Nym is a privacy platform. It provides strong network-level privacy against sophisticated end-to-end attackers, and anonymous access control using blinded, re-randomizable, decentralized credentials. Our goal is to allow developers to build new applications, or upgrade existing apps, with privacy features unavailable in other systems.
The Nym platform knits together several privacy technologies, integrating them into a system of cooperating networked nodes.
At a high level, our technologies include:
- a mixnet, which encrypts and mixes Sphinx packet traffic so that it cannot be determined who is communicating with whom. Our mixnet is based on a modified version of the Loopix design.
- a privacy enhancing signature scheme called Coconut. Coconut allows a shift in thinking about resource access control, from an identity-based paradigm based on who you are to a privacy-preserving paradigm based on right to use.
- Sphinx, a way of transmitting armoured, layer-encrypted information packets which are indistinguishable from each other at a binary level.
- the Nyx blockchain, a general-purpose CosmWasm-enabled smart contract platform, and the home of the smart contracts which keep track of the mixnet.
The most important thing to note is that these technologies ensure privacy at two different levels of the stack: network data transmission, and transactions.
Here’s an overview diagram of the different types of nodes making up the network:
Developers can think of the network as being comprised of infrastructure nodes and clients for interacting with this infrastructure via Privacy-enhanced applications (PEApps).
The mixnet - the different pieces of software that your traffic will pass through when using an privacy-enhanced app (PEApp) - is made up of several different types of nodes:
Mix Nodes provide network security for network content and metadata, making it impossible to see who is communicating with who, by performing packet-mixing on traffic travelling through the network.
Gateways act as message storage for clients which may go offline and come back online again, and defend against denial of service attacks. The default gateway implementation included in the Nym platform code holds packets for later retrieval. For many applications (such as simple chat), this is usable out of the box, as it provides a place that potentially offline clients can retrieve packets from. The access token allows clients to pull messages from the gateway node.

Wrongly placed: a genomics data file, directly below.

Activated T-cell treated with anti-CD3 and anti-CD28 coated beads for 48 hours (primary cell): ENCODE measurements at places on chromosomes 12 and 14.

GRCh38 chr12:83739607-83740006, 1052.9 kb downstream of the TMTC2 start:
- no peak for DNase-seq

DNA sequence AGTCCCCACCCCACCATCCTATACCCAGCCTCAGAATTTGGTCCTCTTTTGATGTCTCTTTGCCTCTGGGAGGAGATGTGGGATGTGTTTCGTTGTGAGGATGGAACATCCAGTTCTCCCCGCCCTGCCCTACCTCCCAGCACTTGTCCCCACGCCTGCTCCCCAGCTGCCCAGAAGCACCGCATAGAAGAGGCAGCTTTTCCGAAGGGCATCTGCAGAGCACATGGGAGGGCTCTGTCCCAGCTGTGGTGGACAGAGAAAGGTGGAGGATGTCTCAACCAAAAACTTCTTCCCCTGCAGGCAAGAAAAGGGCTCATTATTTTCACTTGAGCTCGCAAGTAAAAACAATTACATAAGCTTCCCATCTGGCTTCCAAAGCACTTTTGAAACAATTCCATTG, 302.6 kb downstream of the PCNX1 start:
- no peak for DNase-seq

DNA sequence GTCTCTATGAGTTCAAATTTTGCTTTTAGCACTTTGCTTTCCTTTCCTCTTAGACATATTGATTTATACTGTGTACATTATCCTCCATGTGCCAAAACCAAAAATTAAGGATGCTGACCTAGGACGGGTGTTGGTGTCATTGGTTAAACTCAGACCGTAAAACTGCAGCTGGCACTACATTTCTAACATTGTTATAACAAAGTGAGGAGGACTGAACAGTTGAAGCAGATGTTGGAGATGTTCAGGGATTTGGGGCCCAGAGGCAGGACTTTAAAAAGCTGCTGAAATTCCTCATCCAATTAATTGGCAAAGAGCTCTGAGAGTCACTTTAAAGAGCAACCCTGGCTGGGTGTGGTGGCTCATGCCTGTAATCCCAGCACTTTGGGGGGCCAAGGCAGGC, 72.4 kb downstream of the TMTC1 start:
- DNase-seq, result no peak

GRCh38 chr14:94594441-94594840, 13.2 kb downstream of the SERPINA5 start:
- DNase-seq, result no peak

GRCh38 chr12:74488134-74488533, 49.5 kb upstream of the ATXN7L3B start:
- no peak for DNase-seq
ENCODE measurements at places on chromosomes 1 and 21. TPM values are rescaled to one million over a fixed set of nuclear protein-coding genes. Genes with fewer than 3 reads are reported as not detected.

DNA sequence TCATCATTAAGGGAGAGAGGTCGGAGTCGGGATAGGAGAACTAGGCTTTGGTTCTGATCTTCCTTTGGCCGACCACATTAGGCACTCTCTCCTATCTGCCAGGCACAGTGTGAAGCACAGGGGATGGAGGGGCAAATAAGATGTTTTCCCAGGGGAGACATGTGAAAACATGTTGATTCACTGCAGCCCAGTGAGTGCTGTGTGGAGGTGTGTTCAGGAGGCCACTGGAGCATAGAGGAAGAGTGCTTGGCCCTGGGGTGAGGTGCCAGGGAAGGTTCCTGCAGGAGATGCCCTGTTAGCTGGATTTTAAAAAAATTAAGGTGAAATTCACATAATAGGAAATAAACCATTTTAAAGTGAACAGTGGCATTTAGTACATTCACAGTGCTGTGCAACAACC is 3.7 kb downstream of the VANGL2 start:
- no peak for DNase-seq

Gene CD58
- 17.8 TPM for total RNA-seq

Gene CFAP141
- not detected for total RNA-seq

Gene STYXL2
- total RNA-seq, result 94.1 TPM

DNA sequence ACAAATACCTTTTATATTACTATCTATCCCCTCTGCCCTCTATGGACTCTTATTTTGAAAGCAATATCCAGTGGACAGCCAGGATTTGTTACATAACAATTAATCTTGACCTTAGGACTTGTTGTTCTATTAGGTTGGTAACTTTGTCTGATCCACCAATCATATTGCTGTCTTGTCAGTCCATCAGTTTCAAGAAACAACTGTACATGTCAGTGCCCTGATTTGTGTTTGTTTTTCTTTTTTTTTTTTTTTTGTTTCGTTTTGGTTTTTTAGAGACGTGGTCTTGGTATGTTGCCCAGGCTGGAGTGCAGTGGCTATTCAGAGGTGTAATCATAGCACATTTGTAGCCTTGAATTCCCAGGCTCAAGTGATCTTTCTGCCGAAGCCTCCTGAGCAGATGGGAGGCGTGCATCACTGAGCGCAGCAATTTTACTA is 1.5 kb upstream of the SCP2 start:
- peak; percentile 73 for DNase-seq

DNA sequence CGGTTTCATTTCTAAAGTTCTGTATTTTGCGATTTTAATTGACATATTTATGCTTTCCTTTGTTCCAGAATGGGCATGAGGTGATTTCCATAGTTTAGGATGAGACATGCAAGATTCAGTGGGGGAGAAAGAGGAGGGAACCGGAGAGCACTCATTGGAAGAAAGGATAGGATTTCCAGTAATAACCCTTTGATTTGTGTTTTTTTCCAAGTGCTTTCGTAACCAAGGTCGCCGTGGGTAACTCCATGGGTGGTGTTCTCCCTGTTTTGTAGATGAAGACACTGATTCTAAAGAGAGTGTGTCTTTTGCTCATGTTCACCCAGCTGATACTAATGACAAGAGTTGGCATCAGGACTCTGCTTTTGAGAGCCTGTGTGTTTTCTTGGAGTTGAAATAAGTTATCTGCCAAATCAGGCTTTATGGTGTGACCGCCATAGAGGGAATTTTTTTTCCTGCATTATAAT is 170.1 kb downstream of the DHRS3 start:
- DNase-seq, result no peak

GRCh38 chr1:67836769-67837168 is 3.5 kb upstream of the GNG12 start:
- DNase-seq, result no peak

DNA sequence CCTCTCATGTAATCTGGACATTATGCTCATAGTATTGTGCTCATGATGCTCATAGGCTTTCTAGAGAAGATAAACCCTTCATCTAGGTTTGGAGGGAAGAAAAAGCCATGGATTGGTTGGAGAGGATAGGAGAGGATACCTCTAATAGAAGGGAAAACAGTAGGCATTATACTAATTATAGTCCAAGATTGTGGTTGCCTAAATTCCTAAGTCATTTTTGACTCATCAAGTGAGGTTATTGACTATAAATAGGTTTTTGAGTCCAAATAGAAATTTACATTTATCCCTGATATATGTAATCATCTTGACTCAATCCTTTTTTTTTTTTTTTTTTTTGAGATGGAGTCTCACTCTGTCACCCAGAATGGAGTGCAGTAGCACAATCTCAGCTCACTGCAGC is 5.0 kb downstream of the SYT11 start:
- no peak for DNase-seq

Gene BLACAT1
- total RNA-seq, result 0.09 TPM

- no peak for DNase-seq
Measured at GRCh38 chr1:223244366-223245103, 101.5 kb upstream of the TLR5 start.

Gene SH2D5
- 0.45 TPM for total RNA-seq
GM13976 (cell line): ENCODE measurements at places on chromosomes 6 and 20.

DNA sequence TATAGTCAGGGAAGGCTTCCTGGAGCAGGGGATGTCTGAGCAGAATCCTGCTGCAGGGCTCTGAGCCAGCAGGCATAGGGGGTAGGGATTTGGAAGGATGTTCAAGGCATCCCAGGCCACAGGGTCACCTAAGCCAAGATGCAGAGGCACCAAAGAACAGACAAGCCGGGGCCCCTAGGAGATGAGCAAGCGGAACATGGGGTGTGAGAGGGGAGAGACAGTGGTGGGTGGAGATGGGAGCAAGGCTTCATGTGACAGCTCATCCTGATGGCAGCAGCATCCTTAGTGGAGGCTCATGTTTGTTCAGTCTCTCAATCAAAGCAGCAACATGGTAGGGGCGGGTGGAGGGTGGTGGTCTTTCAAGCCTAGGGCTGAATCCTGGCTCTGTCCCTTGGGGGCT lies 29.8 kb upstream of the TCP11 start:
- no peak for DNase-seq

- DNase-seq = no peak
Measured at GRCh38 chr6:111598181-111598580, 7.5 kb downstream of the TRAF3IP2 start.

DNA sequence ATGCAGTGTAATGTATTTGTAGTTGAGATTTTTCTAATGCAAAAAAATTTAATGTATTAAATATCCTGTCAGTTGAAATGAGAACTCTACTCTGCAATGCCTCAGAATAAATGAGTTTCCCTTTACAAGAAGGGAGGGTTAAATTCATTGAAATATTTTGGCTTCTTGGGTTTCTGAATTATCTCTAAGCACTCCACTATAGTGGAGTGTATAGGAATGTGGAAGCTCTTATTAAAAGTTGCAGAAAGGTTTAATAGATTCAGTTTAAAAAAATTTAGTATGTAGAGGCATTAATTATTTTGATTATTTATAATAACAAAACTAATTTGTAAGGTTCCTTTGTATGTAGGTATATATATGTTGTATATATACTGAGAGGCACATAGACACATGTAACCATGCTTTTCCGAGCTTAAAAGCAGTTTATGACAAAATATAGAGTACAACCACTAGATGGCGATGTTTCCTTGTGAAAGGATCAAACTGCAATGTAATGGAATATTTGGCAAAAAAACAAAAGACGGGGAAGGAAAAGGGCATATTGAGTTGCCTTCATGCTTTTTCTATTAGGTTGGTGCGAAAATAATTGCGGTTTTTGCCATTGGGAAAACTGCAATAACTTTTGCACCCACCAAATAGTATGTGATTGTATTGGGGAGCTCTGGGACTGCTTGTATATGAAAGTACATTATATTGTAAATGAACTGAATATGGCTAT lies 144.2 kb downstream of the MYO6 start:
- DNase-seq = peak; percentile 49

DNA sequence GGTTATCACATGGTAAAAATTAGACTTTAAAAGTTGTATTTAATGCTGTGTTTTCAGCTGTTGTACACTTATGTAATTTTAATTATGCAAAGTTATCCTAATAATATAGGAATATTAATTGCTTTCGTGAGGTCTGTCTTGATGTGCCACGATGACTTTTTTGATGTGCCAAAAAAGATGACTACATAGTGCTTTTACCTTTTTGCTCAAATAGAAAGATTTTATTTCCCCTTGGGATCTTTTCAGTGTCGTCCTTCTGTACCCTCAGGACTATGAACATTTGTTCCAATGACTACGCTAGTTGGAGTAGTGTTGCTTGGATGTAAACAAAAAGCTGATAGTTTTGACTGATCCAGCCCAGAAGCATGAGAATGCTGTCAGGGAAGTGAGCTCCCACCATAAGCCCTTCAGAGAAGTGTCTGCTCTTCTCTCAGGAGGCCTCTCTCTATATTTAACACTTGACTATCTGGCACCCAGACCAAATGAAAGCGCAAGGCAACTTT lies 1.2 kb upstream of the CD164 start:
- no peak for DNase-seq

Services are applications that communicate with nym clients, listening and sending traffic to the mixnet. This is an umbrella term for a variety of different pieces of code, such as the network requester binary.
Nyx Blockchain Validators secure the network with proof-of-stake Sybil defenses, determine which nodes are included within the network, and work together to create Coconut threshold credentials which provide anonymous access to data and resources. They also produce blocks and secure the Nyx Blockchain. Initially, this chain was used only to house the CosmWasm smart contracts keeping track of Nym’s network topology, token vesting contracts, and the
NYMtoken itself. In recent months, we’ve decided to expand the role of Nyx and instead expand its role by making it an open smart contract platform for anyone to upload CosmWasm smart contracts to. Validators also provide privacy-enhanced credentials based on the testimony of a set of decentralized, blockchain-based issuing authorities. Nym validators use the Coconut signature scheme to issue credentials. This allows privacy apps to generate anonymous resource claims through decentralised authorities, then use them with Service Providers.
PEApps use a Nym client to connect to the network in order to get the available Network Topology for traffic routing, and send/receive packets to other users and services. Clients, in order to send traffic through the mixnet, connect to gateways. Since applications may go online and offline, a client’s gateway provides a sort of mailbox where apps can receive their messages.
Nym clients connect to gateways. Messages are automatically piped to connected clients and deleted from the gateway’s disk storage. If a client is offline when a message arrives, it will be stored for later retrieval. When the client connects, all messages will be delivered, and deleted from the gateway’s disk.
When it starts up, a client registers itself with a gateway, and the gateway returns an access token. The access token plus the gateway’s IP can then be used as a form of addressing for delivering packets.
There are two basic kinds of privacy enhanced applications:
- Client apps running on mobile or desktop devices. These will typically expose a user interface (UI) to a human user. These might be existing apps such as crypto wallets that communicate with Nym via our SOCKS5 proxy, or entirely new apps.
- Service Providers, which will usually run on a server, and take actions on behalf of users without knowing who they are.
Service Providers (SPs) may interact with external systems on behalf of a user. For example, an SP might submit a Bitcoin, Ethereum or Cosmos transaction, proxy a network request, talk to a chat server, or provide anonymous access to a medical system such as a privacy-friendly coronavirus tracker.
There is also a special category of Service Provider, namely SPs that do not visibly interact with any external systems. You might think of these as crypto-utopiapps: they’re doing something, but it’s not possible from outside to say with any certainty what their function is, or who is interacting with them.
All apps talk with gateways using Sphinx packets and a small set of simple control messages. These messages are sent to gateways over websockets. Each app client has a long-lived relationship with its gateway; Nym defines messages for clients registering and authenticating with gateways, as well as sending encrypted Sphinx packets.